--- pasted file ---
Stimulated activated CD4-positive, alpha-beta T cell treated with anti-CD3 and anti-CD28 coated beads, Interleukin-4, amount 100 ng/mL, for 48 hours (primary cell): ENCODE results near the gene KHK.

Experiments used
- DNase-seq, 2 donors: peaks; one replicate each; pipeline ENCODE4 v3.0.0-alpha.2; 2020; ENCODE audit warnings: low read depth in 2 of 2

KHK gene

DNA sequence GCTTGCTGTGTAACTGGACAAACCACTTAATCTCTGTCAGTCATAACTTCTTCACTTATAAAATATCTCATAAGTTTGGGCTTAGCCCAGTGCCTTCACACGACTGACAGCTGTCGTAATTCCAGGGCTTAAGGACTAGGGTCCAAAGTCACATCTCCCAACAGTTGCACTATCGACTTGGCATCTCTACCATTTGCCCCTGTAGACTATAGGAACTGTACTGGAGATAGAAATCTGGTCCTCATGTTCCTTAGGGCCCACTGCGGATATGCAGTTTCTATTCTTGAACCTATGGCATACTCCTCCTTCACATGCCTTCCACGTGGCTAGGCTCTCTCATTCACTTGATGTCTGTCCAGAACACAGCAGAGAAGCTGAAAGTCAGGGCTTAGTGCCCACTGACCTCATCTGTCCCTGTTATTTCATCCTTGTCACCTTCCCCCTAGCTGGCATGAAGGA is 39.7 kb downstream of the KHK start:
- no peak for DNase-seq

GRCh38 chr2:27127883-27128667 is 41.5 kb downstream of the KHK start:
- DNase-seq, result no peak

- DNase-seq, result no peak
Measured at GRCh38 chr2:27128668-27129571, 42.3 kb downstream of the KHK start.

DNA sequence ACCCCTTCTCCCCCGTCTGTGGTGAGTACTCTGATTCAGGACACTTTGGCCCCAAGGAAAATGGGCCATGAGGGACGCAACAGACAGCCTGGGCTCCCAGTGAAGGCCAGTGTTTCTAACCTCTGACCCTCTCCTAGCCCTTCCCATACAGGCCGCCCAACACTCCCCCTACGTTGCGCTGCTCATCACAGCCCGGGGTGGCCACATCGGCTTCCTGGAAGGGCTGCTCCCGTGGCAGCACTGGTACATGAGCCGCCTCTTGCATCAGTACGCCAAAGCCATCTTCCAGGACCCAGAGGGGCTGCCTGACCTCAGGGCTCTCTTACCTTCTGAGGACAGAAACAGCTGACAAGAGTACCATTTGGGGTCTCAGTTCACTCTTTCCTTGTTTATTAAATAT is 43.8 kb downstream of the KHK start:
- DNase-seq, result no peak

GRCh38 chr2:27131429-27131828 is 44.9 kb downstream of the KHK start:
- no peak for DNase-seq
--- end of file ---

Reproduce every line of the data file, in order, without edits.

Stimulated activated CD4-positive, alpha-beta T cell treated with anti-CD3 and anti-CD28 coated beads, Interleukin-4, amount 100 ng/mL, for 48 hours (primary cell): ENCODE results near the gene KHK.

Experiments used
- DNase-seq, 2 donors: peaks; one replicate each; pipeline ENCODE4 v3.0.0-alpha.2; 2020; ENCODE audit warnings: low read depth in 2 of 2

KHK gene

DNA sequence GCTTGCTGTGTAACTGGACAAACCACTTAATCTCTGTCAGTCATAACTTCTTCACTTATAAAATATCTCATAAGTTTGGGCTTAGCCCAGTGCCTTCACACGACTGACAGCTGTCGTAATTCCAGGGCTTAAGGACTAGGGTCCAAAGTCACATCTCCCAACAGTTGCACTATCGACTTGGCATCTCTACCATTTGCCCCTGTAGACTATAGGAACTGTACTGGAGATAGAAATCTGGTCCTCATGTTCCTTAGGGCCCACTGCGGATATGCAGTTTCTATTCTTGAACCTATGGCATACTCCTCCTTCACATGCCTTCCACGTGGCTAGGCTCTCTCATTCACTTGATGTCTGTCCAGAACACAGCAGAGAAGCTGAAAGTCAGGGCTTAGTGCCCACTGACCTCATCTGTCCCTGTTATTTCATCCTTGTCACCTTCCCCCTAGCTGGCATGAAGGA is 39.7 kb downstream of the KHK start:
- no peak for DNase-seq

GRCh38 chr2:27127883-27128667 is 41.5 kb downstream of the KHK start:
- DNase-seq, result no peak

- DNase-seq, result no peak
Measured at GRCh38 chr2:27128668-27129571, 42.3 kb downstream of the KHK start.

DNA sequence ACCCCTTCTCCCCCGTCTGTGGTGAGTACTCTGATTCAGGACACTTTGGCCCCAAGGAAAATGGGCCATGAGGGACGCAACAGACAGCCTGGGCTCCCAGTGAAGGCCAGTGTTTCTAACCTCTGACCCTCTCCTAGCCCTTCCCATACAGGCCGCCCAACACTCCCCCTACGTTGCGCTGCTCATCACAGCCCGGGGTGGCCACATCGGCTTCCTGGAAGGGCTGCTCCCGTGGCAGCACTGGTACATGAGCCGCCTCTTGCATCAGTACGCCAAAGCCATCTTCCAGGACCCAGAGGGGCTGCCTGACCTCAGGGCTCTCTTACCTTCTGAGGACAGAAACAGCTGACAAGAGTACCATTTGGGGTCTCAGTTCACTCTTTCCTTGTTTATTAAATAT is 43.8 kb downstream of the KHK start:
- DNase-seq, result no peak

GRCh38 chr2:27131429-27131828 is 44.9 kb downstream of the KHK start:
- no peak for DNase-seq